Probability of winning a game

$A$ and $B$ play a game.

• The probability of $A$ winning is $0.55$.
• The probability of $B$ winning is $0.35$.
• The probability of a tie is $0.10$.

The winner of the game is the person who first wins two rounds. What is the probability that $A$ wins?

The answer is $0.66$. I don't know how it's coming $0.66$.

EDIT :

The right combinations according to me are

{null,T,TT,TTT....}A{null,T,TT,TTT....}A

{null,T,TT,TTT....}A{null,T,TT,TTT....}B{null,T,TT,TTT....}A

{null,T,TT,TTT....}B{null,T,TT,TTT....}A{null,T,TT,TTT....}A

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What have you tried? –  TMM Apr 30 '13 at 15:17
I edited it to show you –  Rajarshi Sarkar Apr 30 '13 at 15:19

Ties don't count, don't record them. So in effect we are playing a game in which A has probability $p=\frac{0.55}{0.90}$ of winning a game, and B has probability $1-p$ of winning a game.

Now there are several ways to finish. The least thinking one is that A wins with the pattern AA, or the patterns ABA, or BAA.

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They will not play exactly $3$ games in which there is a winner. If A wins the first two non-tie games, the series is over. If A loses one of the first two non-tie games, she wins the series precisely if she wins the third non-tie game. Hence the $3$ cases. Alternately, we can take the approach taken by Ross Millikan, unfortunately at this time deleted, in which we continue the series until there is a total of $3$ wins. Then A wins the original series precisely if she wins $2$ or $3$ games in the modified series. –  André Nicolas Apr 30 '13 at 15:29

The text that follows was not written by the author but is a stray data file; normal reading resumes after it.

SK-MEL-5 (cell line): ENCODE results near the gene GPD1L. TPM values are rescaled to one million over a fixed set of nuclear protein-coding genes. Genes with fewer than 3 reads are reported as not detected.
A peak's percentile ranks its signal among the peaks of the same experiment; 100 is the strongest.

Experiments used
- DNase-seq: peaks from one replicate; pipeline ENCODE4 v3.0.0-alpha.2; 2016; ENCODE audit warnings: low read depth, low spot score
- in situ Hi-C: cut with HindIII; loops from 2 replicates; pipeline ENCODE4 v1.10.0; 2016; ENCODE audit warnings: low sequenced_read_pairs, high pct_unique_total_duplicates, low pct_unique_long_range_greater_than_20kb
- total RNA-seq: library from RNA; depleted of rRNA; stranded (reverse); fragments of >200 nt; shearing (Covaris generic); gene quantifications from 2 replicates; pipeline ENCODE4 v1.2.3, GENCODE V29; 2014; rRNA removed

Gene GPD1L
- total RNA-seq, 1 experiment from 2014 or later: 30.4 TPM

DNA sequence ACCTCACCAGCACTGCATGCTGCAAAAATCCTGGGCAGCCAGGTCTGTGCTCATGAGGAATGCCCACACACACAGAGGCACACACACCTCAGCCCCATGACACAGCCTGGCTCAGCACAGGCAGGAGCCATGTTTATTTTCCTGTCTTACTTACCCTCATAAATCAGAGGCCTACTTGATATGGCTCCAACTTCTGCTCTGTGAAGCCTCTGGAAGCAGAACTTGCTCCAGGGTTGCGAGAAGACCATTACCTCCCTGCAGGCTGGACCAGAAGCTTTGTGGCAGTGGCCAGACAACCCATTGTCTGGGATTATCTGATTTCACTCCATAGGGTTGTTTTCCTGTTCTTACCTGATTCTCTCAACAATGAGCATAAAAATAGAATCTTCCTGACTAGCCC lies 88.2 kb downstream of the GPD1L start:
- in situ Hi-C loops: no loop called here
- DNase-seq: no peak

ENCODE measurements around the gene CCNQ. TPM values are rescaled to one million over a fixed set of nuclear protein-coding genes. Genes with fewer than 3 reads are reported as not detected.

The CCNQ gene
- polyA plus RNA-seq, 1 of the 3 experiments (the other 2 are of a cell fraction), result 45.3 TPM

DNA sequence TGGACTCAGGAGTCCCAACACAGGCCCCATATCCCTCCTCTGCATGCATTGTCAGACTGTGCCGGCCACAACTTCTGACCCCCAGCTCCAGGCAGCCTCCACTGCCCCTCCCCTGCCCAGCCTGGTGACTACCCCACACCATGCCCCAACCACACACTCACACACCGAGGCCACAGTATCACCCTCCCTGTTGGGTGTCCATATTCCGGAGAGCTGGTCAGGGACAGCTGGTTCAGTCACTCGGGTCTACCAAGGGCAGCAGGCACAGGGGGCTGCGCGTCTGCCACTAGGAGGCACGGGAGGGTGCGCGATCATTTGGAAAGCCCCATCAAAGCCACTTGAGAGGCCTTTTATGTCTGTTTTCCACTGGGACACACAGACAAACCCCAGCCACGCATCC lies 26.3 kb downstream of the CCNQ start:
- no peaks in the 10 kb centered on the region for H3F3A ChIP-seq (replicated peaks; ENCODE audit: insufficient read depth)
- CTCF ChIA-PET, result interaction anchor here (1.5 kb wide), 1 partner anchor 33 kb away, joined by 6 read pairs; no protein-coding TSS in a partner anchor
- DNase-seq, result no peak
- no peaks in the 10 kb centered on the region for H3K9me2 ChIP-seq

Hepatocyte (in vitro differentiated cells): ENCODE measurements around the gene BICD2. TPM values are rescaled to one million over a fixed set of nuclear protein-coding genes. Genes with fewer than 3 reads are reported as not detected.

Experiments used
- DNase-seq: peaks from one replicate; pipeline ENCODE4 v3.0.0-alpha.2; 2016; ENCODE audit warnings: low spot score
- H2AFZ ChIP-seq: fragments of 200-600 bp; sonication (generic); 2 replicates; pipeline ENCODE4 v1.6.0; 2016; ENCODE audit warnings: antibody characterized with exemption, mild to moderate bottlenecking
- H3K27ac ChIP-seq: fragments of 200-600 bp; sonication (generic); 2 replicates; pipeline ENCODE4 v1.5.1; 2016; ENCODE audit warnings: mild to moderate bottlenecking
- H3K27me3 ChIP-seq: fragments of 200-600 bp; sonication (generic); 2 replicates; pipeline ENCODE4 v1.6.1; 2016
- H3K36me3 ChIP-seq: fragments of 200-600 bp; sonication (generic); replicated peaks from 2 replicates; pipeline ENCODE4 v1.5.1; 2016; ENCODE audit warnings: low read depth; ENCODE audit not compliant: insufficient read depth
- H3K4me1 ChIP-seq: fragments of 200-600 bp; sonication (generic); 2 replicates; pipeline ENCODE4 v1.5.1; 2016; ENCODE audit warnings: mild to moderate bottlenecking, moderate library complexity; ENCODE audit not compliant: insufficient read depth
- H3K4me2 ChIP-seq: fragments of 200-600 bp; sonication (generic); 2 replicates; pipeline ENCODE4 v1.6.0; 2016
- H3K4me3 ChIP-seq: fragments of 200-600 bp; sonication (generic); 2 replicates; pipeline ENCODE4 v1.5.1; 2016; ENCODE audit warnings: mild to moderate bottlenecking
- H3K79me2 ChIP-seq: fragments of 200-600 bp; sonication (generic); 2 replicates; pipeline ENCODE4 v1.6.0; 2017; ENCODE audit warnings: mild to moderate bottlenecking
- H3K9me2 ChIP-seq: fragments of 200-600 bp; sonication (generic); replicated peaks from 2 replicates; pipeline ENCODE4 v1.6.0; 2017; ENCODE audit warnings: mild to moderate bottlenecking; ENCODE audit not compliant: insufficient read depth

SO, it should be (p)^2 + 2[(1-p)*(p)^2] = .6645 –  Rajarshi Sarkar Apr 30 '13 at 15:36
Got the concept , Thanks :) –  Rajarshi Sarkar Apr 30 '13 at 15:37

During the match, we swicth between three states: $t=$"tie", $a=$"$A$ leads", $b=$"$B$ leads". Let $p_t, p_a, p_b$ be the probabilizty that $A$ wins if the starting position is as indicated.

If we start in $t$, then we continue with $a$, $b$, or $t$ according to the given probabilities afor a single game, that is $$p_t = .55p_a+.35p_b+.10 p_t$$ If we start in $a$, we have essentially the same, except that a won game decides the match. Thus $$p_a = .55\cdot 1+.35p_t+.10 p_a$$ Finally, $$p_b = .55p_t+.35\cdot 0+.10 p_b$$ and this gives us three equations in three unknowns. The number we are looking for is $p_t$ (as we actually start in a tie situation).

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